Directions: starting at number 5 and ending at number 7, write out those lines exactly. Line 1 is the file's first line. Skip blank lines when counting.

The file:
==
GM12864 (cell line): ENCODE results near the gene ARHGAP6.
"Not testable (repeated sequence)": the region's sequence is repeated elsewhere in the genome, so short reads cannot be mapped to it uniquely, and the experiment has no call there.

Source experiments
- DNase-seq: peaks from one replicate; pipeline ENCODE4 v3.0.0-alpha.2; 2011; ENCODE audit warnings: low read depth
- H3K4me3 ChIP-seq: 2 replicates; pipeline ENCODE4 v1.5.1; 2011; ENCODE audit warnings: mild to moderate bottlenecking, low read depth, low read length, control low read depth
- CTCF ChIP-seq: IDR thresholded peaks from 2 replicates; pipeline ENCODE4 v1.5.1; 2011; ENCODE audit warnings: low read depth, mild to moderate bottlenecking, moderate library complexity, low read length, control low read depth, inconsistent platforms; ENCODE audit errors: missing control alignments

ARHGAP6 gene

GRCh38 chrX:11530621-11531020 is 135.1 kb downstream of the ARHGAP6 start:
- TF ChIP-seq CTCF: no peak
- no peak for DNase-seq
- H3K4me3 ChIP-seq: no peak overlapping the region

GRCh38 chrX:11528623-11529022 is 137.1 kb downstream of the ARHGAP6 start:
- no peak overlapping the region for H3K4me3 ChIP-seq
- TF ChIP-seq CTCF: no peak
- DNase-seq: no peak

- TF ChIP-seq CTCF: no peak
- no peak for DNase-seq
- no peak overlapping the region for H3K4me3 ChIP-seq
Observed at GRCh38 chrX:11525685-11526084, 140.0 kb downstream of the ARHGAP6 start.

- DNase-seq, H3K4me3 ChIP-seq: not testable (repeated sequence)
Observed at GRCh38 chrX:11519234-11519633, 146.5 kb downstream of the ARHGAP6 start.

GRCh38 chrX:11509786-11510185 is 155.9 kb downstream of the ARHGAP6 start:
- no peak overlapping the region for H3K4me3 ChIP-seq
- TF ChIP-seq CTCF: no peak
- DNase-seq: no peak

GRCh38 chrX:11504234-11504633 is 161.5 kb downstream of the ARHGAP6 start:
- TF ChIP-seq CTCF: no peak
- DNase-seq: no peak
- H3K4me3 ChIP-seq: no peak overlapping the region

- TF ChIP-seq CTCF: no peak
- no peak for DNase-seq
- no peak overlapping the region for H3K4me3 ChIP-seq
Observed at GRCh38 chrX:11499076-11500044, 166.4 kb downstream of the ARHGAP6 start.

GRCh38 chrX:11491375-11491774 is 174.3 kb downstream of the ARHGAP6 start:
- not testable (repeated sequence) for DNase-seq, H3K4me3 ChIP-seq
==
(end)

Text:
- H3K4me3 ChIP-seq: 2 replicates; pipeline ENCODE4 v1.5.1; 2011; ENCODE audit warnings: mild to moderate bottlenecking, low read depth, low read length, control low read depth
- CTCF ChIP-seq: IDR thresholded peaks from 2 replicates; pipeline ENCODE4 v1.5.1; 2011; ENCODE audit warnings: low read depth, mild to moderate bottlenecking, moderate library complexity, low read length, control low read depth, inconsistent platforms; ENCODE audit errors: missing control alignments

ARHGAP6 gene